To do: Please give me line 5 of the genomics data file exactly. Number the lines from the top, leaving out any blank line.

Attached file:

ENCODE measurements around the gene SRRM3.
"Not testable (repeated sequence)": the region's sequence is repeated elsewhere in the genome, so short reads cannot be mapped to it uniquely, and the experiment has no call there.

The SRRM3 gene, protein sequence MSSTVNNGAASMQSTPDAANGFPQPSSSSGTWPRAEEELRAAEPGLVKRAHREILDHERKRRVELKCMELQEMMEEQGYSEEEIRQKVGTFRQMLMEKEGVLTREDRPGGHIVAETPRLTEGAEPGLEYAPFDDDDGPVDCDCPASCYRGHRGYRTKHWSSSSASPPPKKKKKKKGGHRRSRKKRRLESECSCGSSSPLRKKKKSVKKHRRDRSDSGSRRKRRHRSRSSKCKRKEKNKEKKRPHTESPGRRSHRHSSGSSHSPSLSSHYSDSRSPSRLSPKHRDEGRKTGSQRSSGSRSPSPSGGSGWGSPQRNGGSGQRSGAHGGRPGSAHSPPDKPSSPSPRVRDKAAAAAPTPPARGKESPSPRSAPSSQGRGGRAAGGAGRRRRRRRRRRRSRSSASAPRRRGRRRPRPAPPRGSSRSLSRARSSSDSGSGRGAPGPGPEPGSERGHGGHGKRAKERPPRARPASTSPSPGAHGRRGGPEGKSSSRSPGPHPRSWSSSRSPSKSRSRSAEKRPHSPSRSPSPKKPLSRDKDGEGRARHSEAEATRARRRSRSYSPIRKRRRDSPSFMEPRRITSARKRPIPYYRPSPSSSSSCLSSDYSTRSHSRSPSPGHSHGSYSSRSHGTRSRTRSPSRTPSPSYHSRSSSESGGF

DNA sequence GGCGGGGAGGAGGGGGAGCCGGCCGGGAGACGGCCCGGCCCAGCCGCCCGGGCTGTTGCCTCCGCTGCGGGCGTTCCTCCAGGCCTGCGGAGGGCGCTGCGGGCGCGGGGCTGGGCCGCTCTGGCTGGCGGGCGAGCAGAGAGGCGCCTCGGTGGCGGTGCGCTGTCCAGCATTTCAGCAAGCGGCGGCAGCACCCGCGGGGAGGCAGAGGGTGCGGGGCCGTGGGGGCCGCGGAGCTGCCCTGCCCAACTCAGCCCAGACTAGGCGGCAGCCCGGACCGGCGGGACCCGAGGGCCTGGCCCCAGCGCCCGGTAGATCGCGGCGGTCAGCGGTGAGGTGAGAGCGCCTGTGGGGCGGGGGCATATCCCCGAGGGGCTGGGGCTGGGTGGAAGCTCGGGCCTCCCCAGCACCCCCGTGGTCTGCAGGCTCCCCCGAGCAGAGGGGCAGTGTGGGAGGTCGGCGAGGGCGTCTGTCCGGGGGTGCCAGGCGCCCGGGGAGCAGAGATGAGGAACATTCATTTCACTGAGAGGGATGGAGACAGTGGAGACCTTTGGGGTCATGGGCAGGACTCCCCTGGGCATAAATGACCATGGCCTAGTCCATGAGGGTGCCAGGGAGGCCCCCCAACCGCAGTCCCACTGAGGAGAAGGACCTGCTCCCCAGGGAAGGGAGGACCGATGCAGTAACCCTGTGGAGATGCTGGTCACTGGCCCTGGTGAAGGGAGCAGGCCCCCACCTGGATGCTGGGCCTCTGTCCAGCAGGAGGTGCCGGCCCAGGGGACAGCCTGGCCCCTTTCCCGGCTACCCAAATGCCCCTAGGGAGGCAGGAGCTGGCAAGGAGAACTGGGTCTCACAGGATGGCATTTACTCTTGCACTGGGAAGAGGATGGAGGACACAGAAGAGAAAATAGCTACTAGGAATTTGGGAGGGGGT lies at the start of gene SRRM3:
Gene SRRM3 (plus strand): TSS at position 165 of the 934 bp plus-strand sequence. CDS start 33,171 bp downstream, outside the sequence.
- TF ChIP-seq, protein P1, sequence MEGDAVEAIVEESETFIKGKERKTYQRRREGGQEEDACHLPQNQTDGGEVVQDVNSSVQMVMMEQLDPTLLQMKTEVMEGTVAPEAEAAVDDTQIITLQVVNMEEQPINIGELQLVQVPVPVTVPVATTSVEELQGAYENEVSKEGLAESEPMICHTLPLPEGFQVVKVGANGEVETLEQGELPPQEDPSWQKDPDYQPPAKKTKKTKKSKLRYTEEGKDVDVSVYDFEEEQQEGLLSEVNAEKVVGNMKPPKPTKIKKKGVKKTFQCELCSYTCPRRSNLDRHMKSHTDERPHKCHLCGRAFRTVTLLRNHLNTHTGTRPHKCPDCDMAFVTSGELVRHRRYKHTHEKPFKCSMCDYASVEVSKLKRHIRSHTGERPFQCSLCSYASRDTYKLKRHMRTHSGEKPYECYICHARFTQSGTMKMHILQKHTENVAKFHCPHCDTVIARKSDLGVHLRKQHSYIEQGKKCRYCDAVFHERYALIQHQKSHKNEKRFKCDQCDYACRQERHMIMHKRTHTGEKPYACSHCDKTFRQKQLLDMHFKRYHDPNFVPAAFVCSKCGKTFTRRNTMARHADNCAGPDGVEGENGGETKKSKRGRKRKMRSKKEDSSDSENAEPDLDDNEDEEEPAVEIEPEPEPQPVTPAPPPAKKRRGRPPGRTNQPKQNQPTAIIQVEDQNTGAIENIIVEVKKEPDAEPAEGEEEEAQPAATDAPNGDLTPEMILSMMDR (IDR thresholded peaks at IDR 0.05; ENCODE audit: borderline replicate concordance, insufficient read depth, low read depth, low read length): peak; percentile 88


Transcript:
Gene SRRM3 (plus strand): TSS at position 165 of the 934 bp plus-strand sequence. CDS start 33,171 bp downstream, outside the sequence.